Written by Eva McClure
21st Feb. 2013
Spotting new fish species that you’ve never seen before and can’t put a name to is one of the many exciting and fulfilling aspects of being a fish surveyor with The Living Oceans Foundation’s Global Reef Expedition. This latest expedition to the Gambier Archipelago in French Polynesia offered something particularly special – a sighting of a species of Pygmy Angelfish that according to best and current scientific knowledge has never been seen before in this island group. Introducing the Orangehead Pygmy Angelfish, Centropyge hotumatua.
This colorful little critter was previously known to only occur in the far southern reaches of French Polynesia – the Austral Islands and Rapa Island (where GRE heads next!), as well as Pitcairn Island and Easter Island. This is a rather narrow distribution for a fish species to have, so while spotting this fish in the Gambier’s might not sound that exciting at first, when you consider that from the Gambier’s its next known locations are ~700km to the southwest (Pitcairn’s) and ~1,000km to the east (Austral’s) over open ocean, it’s a pretty special find.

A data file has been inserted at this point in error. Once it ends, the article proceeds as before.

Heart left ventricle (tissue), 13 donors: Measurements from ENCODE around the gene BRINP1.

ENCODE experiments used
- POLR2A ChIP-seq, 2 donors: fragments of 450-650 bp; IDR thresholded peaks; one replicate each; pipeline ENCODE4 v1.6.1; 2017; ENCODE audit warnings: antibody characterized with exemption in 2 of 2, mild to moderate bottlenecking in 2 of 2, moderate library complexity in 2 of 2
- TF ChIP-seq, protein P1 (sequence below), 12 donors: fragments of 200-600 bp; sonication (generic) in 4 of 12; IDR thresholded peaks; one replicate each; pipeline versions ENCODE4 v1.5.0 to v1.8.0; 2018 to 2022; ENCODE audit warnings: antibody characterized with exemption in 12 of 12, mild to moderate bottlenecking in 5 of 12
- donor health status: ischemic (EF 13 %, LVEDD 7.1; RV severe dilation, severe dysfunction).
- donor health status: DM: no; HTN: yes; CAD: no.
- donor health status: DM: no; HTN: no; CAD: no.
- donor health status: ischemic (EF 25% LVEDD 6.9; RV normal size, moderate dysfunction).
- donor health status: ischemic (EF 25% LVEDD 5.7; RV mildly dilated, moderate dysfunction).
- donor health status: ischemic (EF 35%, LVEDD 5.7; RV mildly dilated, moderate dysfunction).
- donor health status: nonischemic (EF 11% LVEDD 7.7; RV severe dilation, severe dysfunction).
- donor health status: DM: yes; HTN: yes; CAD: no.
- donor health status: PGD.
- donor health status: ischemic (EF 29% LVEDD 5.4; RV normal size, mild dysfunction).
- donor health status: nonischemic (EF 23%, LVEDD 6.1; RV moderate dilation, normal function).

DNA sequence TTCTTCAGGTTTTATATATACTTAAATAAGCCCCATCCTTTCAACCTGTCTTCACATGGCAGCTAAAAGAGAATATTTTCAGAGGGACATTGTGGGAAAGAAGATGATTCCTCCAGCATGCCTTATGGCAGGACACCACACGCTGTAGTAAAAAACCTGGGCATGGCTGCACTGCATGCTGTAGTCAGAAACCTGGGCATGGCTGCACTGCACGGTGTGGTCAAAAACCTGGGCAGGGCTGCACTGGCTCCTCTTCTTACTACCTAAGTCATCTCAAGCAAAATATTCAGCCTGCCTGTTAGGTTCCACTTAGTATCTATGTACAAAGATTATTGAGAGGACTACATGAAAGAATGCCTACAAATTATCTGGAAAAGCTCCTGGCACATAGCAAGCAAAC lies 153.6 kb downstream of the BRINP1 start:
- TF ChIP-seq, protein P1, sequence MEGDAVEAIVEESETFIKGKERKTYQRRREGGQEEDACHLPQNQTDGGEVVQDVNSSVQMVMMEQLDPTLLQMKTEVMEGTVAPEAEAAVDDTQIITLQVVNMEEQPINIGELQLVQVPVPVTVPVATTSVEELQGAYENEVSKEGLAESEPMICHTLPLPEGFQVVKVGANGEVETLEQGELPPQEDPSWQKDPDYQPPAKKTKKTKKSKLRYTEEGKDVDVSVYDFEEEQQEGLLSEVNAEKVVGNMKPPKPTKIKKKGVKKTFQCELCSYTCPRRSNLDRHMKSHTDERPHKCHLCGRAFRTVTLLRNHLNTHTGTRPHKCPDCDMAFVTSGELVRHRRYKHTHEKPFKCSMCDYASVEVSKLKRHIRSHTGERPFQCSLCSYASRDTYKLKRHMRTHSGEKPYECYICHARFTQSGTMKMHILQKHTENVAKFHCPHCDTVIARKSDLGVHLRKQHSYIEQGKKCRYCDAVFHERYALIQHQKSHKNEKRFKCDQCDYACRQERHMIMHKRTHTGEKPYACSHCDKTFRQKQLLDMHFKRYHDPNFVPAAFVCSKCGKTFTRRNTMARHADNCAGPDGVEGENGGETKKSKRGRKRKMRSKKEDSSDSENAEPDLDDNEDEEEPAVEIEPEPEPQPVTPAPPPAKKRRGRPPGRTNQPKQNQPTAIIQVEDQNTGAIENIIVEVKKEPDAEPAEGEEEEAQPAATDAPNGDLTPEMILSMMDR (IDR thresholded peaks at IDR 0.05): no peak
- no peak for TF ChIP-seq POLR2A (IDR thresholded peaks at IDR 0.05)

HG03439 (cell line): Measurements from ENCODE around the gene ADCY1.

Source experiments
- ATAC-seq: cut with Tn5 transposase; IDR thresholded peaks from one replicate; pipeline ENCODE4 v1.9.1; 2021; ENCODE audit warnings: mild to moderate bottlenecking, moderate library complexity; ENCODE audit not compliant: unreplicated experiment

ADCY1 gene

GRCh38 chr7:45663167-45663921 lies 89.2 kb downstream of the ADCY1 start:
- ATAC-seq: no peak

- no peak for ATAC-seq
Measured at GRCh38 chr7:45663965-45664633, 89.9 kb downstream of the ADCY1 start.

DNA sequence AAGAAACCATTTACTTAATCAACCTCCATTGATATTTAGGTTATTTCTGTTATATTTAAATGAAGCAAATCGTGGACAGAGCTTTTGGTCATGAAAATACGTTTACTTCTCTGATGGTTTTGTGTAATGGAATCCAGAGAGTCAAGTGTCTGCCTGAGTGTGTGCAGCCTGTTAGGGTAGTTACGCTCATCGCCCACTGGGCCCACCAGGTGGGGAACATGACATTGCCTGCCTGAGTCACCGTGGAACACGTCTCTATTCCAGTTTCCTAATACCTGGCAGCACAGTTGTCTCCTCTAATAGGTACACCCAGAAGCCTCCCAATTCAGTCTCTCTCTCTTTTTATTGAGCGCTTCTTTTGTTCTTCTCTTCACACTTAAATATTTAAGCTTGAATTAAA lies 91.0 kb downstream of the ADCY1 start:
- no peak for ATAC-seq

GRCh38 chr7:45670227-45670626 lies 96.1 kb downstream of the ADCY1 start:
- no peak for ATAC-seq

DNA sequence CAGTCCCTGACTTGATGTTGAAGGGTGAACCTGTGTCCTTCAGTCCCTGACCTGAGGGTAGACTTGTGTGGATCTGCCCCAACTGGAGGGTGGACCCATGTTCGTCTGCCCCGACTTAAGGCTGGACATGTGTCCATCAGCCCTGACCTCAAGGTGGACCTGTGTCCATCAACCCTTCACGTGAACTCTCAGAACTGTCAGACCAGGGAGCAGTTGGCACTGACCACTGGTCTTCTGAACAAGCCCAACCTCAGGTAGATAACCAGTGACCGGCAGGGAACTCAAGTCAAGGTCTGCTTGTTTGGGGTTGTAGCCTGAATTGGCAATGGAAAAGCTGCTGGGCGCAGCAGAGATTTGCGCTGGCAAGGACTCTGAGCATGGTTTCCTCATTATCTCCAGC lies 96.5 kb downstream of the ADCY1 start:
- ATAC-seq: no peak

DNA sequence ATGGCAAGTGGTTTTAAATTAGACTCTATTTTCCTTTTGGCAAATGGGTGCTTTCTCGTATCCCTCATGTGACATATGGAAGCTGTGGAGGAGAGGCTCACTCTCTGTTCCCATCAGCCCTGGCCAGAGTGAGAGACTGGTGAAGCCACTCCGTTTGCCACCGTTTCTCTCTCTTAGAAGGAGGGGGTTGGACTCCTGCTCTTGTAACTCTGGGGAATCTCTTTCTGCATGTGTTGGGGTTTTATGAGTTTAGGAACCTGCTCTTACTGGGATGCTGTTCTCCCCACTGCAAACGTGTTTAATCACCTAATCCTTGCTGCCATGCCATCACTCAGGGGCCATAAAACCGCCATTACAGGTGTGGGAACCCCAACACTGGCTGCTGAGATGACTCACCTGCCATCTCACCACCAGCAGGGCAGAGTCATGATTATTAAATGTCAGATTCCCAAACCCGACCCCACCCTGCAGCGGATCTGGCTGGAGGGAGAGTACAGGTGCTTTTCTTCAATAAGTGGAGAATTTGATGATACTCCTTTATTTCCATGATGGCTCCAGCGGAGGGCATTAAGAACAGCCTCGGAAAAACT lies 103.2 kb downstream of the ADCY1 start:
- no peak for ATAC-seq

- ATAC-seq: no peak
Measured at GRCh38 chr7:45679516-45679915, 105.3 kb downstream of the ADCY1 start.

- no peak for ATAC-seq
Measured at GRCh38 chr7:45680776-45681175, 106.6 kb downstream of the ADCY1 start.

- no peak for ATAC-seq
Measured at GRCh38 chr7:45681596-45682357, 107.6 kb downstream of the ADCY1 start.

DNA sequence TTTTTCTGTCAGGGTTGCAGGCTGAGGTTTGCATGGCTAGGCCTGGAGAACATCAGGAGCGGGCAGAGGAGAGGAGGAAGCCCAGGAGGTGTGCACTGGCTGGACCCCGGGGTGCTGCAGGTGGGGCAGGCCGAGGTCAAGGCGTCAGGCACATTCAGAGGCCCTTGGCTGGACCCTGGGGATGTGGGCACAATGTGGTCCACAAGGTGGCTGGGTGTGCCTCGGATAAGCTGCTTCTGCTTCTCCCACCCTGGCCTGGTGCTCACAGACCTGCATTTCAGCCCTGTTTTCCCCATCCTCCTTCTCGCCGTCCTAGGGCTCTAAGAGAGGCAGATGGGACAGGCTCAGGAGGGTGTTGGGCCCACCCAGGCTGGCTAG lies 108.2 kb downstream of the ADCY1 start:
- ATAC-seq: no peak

Angelfish generally lead a rather elusive and secretive life, and Pygmy Angels are usually under 10cm in length, so it’s not entirely surprising that the Orangehead Pygmy Angelfish has gone unnoticed in the Gambier’s for so long. Further, the remoteness and relative anonymity of this island group as a superb diving location has no doubt helped keep this small fish hidden in the Gambier Islands until now.
Photo by Eva McClure